What The U.S. Really Owes

Concerns about government deficit and debt have dominated American politics and public discourse since the turn of the century. But an article in Al Jazeera puts it all into perspective, revealing that at best the issue is overblown, and at worst it is a cynical tool of political obfuscation.

Because we’re used to dealing with everyday amounts of money, $18 trillion sounds like a huge amount of debt. But simply reciting the number again and again does nothing to help us make sense of its size. In order to do that, we need to compare it with something. Consider: Corinthian 15 debt striker Tasha Courtright‘s $96,000 for-profit college education has left her with an unmanageable debt burden, while megabank JPMorgan Chase posted more than $2 billion in outstanding liabilities (debt) at the end of last year. Objectively, Courtright has less total debt than JPMorgan. So why is the college student underwater while the bankers are on a yacht?

This apparent paradox has a simple solution. To get a sense of the real burden of someone’s debt, compare it with that person’s assets. Every economic actor — whether an individual, a business, a municipality or a country — is in principle capable of keeping an account of its assets and liabilities. If, like JPMorgan, you have a big number in your asset column, you can handle a big number in your liabilities column. If, like Courtright, your asset figure is very low because you earn little and own practically nothing, even a small number in the liabilities column can crush you.

Sounds pretty straightforward: a debt of $100 is very different for a wealthy person than a poor one. Millions of dollars in debt sounds unfathomable to the average person, but, barring unusual circumstances, is perfectly manageable for someone with billions in assets.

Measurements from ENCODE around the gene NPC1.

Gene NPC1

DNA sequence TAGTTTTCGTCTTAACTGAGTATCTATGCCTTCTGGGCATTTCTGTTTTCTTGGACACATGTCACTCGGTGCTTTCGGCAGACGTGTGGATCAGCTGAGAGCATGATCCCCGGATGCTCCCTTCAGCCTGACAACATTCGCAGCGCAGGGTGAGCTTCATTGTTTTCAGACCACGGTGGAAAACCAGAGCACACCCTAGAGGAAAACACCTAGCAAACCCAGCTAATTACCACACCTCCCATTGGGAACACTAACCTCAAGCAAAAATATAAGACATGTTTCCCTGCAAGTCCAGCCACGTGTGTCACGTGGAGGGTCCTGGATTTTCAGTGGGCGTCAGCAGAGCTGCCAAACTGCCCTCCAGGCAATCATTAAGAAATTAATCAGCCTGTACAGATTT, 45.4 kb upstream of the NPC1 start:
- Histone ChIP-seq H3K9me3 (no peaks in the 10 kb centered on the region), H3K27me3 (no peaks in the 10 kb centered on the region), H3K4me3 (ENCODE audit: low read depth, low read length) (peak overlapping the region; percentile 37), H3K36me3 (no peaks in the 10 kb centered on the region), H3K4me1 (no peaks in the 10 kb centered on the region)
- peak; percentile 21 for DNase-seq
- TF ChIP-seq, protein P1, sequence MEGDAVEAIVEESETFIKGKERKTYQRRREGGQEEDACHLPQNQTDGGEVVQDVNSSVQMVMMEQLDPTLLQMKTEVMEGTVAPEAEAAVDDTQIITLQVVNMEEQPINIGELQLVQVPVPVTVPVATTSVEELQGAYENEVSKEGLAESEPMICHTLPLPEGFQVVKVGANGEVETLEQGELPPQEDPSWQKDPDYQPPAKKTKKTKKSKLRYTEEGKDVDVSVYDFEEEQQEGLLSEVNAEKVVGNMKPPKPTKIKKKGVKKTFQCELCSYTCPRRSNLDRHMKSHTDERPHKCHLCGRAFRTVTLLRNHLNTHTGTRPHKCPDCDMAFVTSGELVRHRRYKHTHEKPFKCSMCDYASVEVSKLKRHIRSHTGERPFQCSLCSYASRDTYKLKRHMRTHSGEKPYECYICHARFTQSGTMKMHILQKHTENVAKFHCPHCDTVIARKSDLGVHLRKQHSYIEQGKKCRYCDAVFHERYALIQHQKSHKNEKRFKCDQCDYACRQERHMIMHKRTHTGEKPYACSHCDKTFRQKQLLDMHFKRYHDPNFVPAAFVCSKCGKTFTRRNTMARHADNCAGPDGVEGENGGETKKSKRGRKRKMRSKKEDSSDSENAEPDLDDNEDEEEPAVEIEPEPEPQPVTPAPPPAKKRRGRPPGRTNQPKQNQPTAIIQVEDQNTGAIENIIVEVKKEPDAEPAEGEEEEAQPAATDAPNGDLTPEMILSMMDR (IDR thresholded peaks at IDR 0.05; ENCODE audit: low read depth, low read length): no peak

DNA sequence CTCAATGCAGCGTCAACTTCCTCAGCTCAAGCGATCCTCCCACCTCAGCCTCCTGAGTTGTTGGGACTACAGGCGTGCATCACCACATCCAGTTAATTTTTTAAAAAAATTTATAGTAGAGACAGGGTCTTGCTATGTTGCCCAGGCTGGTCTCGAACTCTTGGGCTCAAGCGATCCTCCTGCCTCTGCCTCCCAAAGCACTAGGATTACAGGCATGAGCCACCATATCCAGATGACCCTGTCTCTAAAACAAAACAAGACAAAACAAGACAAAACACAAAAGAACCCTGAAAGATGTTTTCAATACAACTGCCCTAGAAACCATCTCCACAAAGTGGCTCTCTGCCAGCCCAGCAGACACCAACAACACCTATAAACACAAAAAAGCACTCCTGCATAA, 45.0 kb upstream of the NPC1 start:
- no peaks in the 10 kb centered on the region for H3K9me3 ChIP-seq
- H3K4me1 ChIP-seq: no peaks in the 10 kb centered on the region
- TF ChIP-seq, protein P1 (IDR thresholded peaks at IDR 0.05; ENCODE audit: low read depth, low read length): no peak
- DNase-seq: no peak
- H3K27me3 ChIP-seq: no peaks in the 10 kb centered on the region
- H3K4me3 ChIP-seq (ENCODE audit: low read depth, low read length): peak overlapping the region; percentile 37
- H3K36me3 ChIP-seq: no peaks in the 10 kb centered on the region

So how does the U.S. government fare?

The U.S. federal government is the largest asset holder in the world. It owns 900,000 buildings and structures as well as 41 million acres of land, much of it rich in minerals. Its asset portfolio includes 4 million miles of public roads, 12,000 miles of commercial inland water channels and 650 dams. Estimating the full value of these assets is difficult, but Thomas Piketty and Gabriel Zucman put the figure at $17 trillion in 2010. When comparing assets and debt liabilities, it’s necessary to count only real debts. About 30 percent of the official federal debt is held by the government, with about half of that held by the Federal Reserve, which remits interest paid on its holdings right to the treasury. These intragovernmental debts help facilitate monetary policy and create accounting placeholders for programs like Social Security, but they are otherwise meaningless. When you exclude this debt that the federal government owes itself, the value of public assets in the U.S. exceeded public debt by nearly $3 trillion in 2010. In fact, since the founding of the country, the U.S. government has never had a negative net worth.

In short, the U.S. has plenty of valuable assets it can tap into to service its debt. U.S. debt is nowhere near as dire as it is for dozens of other countries around the world that lack any comparable economic and resource wealth.

Granted, this is not to suggest that America should fall back on selling off public infrastructure or lands, or that it will ever even come to that. But it is definitely food for thought, not that I will pretend to know the finer things about this complex and often arcane world of finance, debt, and the like.

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